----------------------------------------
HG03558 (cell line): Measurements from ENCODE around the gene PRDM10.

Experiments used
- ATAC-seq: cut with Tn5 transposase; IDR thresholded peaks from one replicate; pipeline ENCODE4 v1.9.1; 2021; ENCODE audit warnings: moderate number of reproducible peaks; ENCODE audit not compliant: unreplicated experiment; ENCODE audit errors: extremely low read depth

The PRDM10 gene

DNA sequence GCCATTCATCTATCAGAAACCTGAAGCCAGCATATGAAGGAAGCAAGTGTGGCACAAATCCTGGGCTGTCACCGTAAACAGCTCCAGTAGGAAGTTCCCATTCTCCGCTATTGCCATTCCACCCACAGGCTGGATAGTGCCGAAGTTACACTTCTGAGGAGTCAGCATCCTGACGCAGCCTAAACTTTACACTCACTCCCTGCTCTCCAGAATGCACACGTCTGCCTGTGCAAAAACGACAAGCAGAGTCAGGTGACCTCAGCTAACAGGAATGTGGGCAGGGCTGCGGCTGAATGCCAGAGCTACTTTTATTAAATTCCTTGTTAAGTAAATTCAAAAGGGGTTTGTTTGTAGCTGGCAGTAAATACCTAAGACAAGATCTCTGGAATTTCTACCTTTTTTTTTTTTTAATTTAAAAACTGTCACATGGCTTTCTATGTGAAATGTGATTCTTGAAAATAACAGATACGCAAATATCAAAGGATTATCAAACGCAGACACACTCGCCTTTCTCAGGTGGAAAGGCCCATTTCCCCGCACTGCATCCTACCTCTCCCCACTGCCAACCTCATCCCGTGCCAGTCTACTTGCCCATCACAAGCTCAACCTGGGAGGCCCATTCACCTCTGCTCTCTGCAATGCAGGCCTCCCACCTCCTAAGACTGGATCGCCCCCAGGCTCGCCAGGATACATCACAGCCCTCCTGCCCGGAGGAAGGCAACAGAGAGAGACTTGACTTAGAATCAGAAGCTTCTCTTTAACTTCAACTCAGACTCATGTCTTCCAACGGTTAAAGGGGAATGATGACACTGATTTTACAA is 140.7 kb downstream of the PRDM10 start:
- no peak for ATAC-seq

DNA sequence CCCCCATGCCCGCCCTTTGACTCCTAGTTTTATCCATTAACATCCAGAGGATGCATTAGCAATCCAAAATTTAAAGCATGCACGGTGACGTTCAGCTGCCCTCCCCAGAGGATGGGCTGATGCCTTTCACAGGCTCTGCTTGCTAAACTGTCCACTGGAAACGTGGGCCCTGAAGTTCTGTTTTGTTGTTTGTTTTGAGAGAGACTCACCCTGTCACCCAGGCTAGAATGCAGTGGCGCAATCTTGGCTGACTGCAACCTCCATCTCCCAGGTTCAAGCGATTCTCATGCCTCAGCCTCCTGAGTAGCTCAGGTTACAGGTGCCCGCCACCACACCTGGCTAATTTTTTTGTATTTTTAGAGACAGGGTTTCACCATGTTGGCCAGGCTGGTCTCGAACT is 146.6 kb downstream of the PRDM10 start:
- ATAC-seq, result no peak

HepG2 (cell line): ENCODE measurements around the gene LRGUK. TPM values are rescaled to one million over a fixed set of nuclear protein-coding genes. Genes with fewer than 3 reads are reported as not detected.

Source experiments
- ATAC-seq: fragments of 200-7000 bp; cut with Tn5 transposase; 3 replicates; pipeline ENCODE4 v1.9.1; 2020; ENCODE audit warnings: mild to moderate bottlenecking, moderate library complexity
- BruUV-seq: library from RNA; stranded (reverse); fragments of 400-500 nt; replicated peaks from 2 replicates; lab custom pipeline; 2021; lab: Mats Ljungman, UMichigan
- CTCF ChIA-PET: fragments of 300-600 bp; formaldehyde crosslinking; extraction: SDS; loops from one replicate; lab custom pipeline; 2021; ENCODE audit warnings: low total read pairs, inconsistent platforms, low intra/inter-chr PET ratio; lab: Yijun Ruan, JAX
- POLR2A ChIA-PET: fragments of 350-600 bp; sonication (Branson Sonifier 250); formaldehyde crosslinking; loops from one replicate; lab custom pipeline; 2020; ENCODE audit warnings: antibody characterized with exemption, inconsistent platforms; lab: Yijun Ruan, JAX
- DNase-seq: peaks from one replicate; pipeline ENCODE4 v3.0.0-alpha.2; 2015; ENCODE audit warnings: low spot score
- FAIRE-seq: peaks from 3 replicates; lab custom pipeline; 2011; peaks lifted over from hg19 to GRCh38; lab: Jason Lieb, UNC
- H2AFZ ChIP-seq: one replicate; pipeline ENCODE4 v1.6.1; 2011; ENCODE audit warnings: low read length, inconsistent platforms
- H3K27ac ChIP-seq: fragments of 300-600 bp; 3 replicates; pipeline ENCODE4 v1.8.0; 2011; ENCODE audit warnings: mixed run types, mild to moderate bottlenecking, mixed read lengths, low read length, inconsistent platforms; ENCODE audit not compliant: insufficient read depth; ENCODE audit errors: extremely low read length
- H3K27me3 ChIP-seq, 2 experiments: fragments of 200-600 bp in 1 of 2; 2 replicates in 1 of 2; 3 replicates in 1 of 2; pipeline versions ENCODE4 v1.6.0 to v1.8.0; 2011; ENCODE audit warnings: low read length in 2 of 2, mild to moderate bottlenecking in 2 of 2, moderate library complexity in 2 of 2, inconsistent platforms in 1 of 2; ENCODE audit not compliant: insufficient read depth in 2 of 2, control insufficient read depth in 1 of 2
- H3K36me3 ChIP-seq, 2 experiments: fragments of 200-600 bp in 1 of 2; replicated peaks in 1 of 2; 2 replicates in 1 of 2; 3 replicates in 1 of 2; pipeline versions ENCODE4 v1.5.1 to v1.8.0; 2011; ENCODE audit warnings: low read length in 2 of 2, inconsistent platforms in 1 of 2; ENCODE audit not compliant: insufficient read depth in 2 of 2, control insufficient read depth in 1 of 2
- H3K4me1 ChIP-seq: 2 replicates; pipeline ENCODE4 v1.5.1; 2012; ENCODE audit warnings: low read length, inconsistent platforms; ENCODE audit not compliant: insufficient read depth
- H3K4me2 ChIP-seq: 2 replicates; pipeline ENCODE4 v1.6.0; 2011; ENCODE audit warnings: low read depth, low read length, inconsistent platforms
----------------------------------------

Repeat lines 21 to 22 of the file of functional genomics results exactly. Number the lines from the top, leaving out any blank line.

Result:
- H3K4me1 ChIP-seq: 2 replicates; pipeline ENCODE4 v1.5.1; 2012; ENCODE audit warnings: low read length, inconsistent platforms; ENCODE audit not compliant: insufficient read depth
- H3K4me2 ChIP-seq: 2 replicates; pipeline ENCODE4 v1.6.0; 2011; ENCODE audit warnings: low read depth, low read length, inconsistent platforms